The Royal Air Force is for the first time using the spoils of war captured from Argentina in the 1982 Falklands Conflict to provide aircraft and parts in front-line squadrons.
A senior RAF officer told Mercopress that the rear section of an Argentine Chinook helicopter has been bolted on to an RAF Chinook which had been grounded due to lack of spare parts. And the officer confirmed that a Puma helicopter captured in the Falklands Conflict has been refitted and is flying operationally.
The Chief of the Air Staff, Air Chief Marshal Sir Peter Squire, who commanded a Harrier squadron in the Falklands campaign, has been told by Ministers that efforts should be made to cannibalise aircraft to save money.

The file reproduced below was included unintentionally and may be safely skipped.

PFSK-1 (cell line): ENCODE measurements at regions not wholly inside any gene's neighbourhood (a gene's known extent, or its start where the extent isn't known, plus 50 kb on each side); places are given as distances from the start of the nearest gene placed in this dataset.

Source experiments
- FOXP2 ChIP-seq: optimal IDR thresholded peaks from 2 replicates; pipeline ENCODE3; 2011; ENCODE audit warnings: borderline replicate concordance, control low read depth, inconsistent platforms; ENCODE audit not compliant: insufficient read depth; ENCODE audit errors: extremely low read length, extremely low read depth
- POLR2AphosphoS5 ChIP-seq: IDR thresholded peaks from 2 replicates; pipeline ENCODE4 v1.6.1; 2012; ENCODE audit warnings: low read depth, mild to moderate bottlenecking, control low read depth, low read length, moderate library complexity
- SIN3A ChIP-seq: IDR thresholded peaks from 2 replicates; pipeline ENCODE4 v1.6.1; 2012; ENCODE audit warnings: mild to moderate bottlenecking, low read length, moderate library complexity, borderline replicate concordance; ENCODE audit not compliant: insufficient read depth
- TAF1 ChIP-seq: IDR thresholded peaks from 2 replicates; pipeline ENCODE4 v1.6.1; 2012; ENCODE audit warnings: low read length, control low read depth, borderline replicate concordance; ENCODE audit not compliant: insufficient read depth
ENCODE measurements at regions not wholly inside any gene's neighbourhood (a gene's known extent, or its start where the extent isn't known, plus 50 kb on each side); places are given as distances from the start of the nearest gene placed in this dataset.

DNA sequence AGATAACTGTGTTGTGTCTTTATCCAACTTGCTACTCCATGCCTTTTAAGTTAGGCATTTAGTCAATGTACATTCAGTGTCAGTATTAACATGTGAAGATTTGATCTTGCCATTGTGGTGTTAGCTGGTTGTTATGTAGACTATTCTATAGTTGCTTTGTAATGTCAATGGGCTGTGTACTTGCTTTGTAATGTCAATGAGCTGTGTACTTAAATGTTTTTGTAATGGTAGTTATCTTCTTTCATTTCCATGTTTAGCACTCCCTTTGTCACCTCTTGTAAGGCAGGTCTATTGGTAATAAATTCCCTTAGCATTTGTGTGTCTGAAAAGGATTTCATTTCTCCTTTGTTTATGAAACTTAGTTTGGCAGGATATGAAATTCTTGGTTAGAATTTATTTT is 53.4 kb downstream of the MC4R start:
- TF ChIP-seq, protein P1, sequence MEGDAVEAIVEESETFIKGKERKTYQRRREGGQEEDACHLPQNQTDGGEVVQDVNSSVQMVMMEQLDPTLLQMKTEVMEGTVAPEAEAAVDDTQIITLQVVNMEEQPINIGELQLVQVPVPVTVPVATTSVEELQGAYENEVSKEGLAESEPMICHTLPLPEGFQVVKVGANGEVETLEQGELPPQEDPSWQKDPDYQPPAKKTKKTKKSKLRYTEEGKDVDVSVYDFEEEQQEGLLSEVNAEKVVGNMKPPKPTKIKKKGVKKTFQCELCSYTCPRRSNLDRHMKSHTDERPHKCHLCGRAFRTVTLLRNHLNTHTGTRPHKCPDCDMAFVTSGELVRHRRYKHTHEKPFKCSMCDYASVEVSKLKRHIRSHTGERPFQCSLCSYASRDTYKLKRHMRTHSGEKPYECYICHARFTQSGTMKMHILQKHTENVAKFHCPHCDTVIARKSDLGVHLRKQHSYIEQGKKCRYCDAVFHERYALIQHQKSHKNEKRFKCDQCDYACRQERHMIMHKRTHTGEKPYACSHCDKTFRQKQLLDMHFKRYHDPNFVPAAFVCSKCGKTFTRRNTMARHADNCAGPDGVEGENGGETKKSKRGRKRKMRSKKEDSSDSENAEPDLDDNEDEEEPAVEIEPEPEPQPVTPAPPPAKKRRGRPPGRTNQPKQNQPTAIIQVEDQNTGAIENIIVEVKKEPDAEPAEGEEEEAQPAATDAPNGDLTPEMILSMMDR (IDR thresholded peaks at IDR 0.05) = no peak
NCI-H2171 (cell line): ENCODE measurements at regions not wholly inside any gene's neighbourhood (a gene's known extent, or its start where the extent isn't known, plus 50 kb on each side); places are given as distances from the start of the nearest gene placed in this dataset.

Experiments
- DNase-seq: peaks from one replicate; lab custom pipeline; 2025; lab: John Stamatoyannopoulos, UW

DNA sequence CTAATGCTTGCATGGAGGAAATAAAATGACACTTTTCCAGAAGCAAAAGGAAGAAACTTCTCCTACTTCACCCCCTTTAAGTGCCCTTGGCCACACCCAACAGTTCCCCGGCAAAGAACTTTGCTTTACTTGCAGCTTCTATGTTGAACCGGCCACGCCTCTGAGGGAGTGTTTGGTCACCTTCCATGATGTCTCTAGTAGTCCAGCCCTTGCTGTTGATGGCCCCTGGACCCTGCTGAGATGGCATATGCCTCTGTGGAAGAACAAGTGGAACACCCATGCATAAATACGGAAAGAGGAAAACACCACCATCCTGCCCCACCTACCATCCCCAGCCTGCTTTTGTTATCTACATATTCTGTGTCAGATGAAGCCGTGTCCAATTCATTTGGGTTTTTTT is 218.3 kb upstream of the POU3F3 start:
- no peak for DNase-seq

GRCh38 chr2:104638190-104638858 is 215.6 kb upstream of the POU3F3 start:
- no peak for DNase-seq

The RAF spokesperson told Mercopress: "We had a Chinook helicopter that crashed two years ago in Oman. A new back half would have been hugely expensive and taken a long time to acquire. Boeing did a complete survey of the rear half of an Argentine Chinook we had and it fits beautifully. We also had a captured Argentine Puma helicopter in reserve for a long time, very similar to our own Pumas.
"This situation has not arisen before because aircraft we fought against in the past were not compatible with our aircraft. But the Argentine aircraft are".
The Government has checked that it is legal to use "the spoils of war" in this way.
Harold Briley, London